While it’s being reported that every state (except Florida) had snow on the ground this week, 46 states are digging out of another kind of mess — a combined deficit of at least $127 billion. Democratic and Republican state leaders alike are grappling with structural budget deficits, many of whom are proposing budget cuts to tackle the problem.

But then there’s Illinois.

President Barack Obama’s home state is beleaguered by a $15 billion budget deficit that is said to be the worst in the nation. And apparently the last thing on Democrat Gov. Pat Quinn’s mind is budget cuts. Instead, he intends to sign a bill passed by the state legislature that would raise state income tax by 67 percent (from 3 to 5 percent) and borrow $12.2 billion to pay the bills ($6.2 billion of which are past-due). (Quinn campaigned on a pledge to only raise taxes by one percentage point.)

Some in his own party are questioning the strategy. Illinois’ News-Democrat quotes State Rep. Tom Holbrook (D):

“I don’t think we need to dig ourselves in any deeper,” said Holbrook, adding he wants Quinn’s staff to tell “us where they’re going to make cuts before we even look at revenue. This is a crisis.”

Likewise, State Sen. Bill Haine (D) said, “I’d like to see a iron lid on spending.” Meanwhile, Quinn’s plan to raise taxes didn’t garner a single Republican vote, and 10 Democrats voted “no.”

There are some folks who will benefit from Quinn’s decision to raise taxes by some $7 billion. None of them are in Illinois, though. In Wisconsin, newly elected Gov. Scott Walker (R) wants to launch an advertising campaign aimed at encouraging Illinois businesses to move north to escape the tax increases. Likewise, Indiana Gov. Mitch Daniels (R) sees a boon for his state. “It’s like living next door to ‘The Simpsons’ — you know, the dysfunctional family down the block,” Daniels said.

Fortunately, the Quinn way isn’t the only way. Even Democratic leaders in traditionally liberal states are seeing that tax hikes and borrowing aren’t the only option, and it’s not a party-line issue. Take California, for example. Newly elected Gov. Jerry Brown (D) faces a $28 billion deficit and has proposed $12 billion in cuts to the state’s higher education system, health care and social service programs (in addition to $12 billion in new taxes). Quoth Brown:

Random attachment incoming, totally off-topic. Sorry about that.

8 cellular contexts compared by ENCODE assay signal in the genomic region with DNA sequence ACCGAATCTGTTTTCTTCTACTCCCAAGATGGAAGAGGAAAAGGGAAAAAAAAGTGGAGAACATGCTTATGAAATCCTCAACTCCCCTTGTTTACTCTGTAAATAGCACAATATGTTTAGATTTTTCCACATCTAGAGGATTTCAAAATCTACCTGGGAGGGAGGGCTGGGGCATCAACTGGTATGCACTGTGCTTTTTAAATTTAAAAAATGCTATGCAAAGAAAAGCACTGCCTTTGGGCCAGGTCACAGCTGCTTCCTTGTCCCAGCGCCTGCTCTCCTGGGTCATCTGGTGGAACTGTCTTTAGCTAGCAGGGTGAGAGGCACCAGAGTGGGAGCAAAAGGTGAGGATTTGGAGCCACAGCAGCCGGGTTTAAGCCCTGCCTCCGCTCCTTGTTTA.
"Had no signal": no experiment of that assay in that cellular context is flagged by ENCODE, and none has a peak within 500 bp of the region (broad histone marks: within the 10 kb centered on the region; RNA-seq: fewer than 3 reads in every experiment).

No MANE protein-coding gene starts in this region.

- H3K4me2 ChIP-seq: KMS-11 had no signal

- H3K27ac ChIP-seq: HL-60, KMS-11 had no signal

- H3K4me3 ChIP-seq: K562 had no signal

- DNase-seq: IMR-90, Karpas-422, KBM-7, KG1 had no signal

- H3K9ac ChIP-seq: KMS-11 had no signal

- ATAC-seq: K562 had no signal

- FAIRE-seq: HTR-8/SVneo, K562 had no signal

No more smoke and mirrors on the budget. No empty promises. Second: No new taxes unless the people vote for them. And third: Return as much as possible -— decisions and authority — to cities, counties and schools.

And though cuts to education and social programs aren’t big winners for the left, even Democratic leaders in the state legislature seem to be on board. The president pro tem of the state senate, Darrell Steinberg (D), pledged his confidence that he can get the budget cuts through his caucus.

Jumping from the West coast to the East coast, New York has its share of problems, too. The Empire State faces a budget deficit of $10 billion (that is projected to grow to $17 billion by 2014). Incoming Gov. Andrew Cuomo (D) has declared the state to be in crisis and, as Reuters reports, is “proposing solutions long championed by Republicans to control a soaring budget deficit, overhaul Medicaid and reform a dysfunctional government.” He’s pledging not to increase taxes or rely on borrowing while proposing cuts, freezing state workers’ wages, keeping spending increases at the rate of inflation, and easing mandates on local government.

Budget cuts and a distaste for new taxes. That’s a sharp contrast to the tack taken by Illinois’ Gov. Quinn. It’s also the message that voters brought to the polls in November when they sent a whole new crop of representatives to Congress. The reality of the high cost of spending is hitting states hard, and it’s likewise a problem for the United States as a whole. Heritage notes that, “Even with $3 trillion in tax increases over the next decade, the President’s budget would double the national debt to more than $20 trillion ($138,000 per household) by 2020.” The new Congress should look to cut spending, and they can start with $343 billion in available cuts in FY 2012.

Congress should also take heed that what is happening in Illinois on a micro scale can happen to the United States on a macro scale. Just as other Midwestern states are looking to lure businesses away from Illinois’ bad economic environment, other countries can attract businesses and jobs away from the United States. And businesses don’t have to look far. As The Heritage Foundation’s 2011 Index of Economic Freedom shows, Canada ranks higher than the United States in economic freedom and has improved its long-term competitiveness thanks in part to straightforward regulations and a declining corporate tax rate. Meanwhile, the United States is not the free economy it once was, largely due to last year’s government spending spree, leading to fragile business confidence and crushing public debt. The result? Eroded economic freedom and weakened long-term competitiveness.

Members of Congress should take a cue from the states that are looking at spending cuts to tackle their deficits. But they should also learn Illinois’ lesson — creating a bad environment for business can be your neighbor’s economic gain.